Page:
Recently I attended the 2nd Barcelona Citizen Science Day organised as part of the city's Science Festival. The programme was full and varied and in itself a great example of the wonderful world of do-it-yourself, hands-on, accessible, practical science. A huge variety of projects (see below) was delivered with enthusiasm, passion, and energy!
The day was rounded off with a presentation by Public Lab who showed how a bit of technical ingenuity like cheap cameras on kites and balloons can be used to keep governments and large businesses more honest and accountable – for example, data they collected is being used in court cases against
This is a guest blog post written by the DALi Project Coordinator, Luigi Palopoli
The population in advanced countries is ageing. This simple and widely recognised fact has a profound impact on our societies, on our health-care and on our economy.
One of the most obvious consequences of ageing is the number of people reporting some kind of activity limitations. According to a recent survey, the fraction of EU population affected by physical or mental disability reaches 70% for females aged 78+ and for males aged 80+. The costs of activity limitations are immense on a person's productivity, on the quality of the nutrition, of social relations and ultimately of one's life. In this context, the Holy Grail of geriatric medicine is no longer the extension of the population's life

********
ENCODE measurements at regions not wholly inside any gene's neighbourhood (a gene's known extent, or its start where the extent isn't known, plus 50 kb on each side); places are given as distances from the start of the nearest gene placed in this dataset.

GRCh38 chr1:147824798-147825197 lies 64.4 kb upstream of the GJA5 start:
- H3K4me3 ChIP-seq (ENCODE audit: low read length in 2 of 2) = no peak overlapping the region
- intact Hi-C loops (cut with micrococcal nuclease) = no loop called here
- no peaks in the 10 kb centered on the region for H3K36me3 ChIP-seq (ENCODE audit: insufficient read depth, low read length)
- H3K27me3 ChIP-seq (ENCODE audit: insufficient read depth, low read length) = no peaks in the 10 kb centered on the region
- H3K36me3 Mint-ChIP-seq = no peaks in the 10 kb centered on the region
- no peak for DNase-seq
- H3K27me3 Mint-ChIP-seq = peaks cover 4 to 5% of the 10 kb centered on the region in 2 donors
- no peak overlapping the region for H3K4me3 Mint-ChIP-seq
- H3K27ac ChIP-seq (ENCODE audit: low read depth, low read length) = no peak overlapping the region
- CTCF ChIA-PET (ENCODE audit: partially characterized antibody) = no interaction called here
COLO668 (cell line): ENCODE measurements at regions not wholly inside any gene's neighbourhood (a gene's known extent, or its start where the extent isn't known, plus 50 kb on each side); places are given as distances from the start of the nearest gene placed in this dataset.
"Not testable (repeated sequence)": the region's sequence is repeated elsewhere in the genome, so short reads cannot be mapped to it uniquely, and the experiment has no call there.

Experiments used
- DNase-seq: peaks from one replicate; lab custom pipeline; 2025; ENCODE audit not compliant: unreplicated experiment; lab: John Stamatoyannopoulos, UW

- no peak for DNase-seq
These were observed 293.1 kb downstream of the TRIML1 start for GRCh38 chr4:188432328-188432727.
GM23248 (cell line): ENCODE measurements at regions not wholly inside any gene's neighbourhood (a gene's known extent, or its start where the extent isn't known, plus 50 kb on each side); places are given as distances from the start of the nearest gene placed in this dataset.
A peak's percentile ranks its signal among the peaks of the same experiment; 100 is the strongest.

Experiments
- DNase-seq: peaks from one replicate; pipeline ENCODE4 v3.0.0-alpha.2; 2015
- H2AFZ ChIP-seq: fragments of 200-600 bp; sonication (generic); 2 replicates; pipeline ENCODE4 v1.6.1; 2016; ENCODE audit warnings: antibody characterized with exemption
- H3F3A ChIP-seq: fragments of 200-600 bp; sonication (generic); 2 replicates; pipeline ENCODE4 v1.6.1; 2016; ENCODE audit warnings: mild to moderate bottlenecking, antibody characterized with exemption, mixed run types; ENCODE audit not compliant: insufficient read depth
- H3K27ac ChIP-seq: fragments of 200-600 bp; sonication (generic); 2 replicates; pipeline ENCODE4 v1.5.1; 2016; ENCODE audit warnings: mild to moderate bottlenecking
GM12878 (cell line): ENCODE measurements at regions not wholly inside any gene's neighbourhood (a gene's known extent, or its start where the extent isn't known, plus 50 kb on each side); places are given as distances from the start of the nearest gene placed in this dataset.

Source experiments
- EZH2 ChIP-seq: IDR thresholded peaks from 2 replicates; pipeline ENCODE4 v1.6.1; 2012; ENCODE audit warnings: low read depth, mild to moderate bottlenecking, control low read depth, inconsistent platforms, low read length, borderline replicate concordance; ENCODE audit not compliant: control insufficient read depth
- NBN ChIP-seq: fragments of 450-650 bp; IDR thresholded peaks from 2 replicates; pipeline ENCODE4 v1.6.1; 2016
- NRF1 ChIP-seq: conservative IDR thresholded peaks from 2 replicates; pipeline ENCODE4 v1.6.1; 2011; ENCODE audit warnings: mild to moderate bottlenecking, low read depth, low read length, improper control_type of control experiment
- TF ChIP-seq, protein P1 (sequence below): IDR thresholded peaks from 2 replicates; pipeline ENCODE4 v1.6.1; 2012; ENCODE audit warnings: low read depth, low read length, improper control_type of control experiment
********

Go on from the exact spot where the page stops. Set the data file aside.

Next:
This is a guest blog post written by the Project Coordinator, Javier Gutiérrez Meana
I think one of the words that better defines INSIDDE (Integration of technological solutions for imaging, detection and digitisation of hidden elements in artworks) is challenging. For those who have not heard about it, the project brings together cutting-edge technologies to discover and analyse new features of both 2D and 3D artworks. And it does this in a non-invasive way, without even touching the surface of the object. To this end, the scanner basically consists of a transmitter and a receiver that are moved in two dimensions for measurment acquistion. For 3D objects, this is complemented by a turntable that allows us to rotate the piece.
Although not finished yet, it is fair to say that the first steps of the
I welcome the Human Brain Project (HBP) call for new partners from the systems and cognitive neuroscience community; its integration in the next phase is crucial for the progress of the project and essential for finalising the Framework Partnership Agreement (FPA) and unlocking the H2020 funding of the Flagship.
HBP has reserved a budget of 8 million Euros for these new partners for the next 2 years. Their task will be to undertake research in systems and cognitive neuroscience which cuts across and links the existing HBP subprojects, thus bridging the gap between theoretical modelling and the design of HBP's technological platforms. The scope of the call is in line with the recommendations in the mediation report.
Information days are organised in several Member States to present the scope of the call
I have always been inspired by the power of experimentation. For me this is the best method to understand the world around us. That is why I am particularly glad to introduce you to the FORGE project, a Future Internet research project which enriches online learning with experimentation possibilities.
FORGE makes e-learning more engaging by allowing online learners to design and run their own experiments on a world-class experimental infrastructure. They learn how network technologies work, by simply using them.